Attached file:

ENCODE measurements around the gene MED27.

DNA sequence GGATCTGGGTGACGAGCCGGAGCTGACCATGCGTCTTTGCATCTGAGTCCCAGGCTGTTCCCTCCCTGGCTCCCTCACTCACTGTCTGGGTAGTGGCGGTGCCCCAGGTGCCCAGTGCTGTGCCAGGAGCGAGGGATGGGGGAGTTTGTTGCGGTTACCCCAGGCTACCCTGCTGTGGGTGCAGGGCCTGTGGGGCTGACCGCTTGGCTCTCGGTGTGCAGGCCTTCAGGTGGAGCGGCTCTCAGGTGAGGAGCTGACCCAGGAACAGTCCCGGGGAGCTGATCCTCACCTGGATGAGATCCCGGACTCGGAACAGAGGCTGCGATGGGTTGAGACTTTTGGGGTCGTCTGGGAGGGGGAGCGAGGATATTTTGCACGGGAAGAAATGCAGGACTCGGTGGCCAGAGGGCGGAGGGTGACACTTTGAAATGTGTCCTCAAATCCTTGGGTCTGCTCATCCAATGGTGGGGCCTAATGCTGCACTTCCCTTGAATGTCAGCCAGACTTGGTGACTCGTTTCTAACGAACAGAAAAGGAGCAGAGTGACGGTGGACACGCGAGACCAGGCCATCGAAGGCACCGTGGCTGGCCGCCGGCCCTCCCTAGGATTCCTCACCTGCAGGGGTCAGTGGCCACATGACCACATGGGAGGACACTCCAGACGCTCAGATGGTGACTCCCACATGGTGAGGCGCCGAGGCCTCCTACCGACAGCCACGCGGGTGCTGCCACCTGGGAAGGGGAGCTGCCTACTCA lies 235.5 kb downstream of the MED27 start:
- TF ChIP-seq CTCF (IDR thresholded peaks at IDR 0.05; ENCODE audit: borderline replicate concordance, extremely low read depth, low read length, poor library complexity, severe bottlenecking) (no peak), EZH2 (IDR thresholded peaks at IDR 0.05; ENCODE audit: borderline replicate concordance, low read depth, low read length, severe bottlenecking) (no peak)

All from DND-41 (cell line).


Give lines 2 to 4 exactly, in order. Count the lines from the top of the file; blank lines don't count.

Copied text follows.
DNA sequence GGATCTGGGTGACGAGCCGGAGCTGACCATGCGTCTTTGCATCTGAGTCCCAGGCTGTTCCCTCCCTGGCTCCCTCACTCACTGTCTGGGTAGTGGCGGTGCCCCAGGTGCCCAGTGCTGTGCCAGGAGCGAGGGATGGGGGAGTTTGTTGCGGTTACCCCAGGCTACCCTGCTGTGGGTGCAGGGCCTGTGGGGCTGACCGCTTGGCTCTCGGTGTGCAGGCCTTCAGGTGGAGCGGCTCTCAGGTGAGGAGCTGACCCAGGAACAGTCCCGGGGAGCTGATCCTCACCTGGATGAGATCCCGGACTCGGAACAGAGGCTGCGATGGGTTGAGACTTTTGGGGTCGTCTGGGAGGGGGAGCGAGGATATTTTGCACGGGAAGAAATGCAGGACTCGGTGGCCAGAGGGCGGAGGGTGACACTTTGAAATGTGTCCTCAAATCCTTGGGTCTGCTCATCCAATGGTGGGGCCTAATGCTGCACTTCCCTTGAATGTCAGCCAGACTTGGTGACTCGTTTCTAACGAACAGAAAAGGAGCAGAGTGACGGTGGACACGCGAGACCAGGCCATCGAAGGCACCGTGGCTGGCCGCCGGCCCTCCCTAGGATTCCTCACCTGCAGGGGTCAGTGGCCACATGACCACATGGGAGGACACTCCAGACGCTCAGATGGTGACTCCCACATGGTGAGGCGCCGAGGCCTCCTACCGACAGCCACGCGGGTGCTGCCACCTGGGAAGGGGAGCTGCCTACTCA lies 235.5 kb downstream of the MED27 start:
- TF ChIP-seq CTCF (IDR thresholded peaks at IDR 0.05; ENCODE audit: borderline replicate concordance, extremely low read depth, low read length, poor library complexity, severe bottlenecking) (no peak), EZH2 (IDR thresholded peaks at IDR 0.05; ENCODE audit: borderline replicate concordance, low read depth, low read length, severe bottlenecking) (no peak)

All from DND-41 (cell line).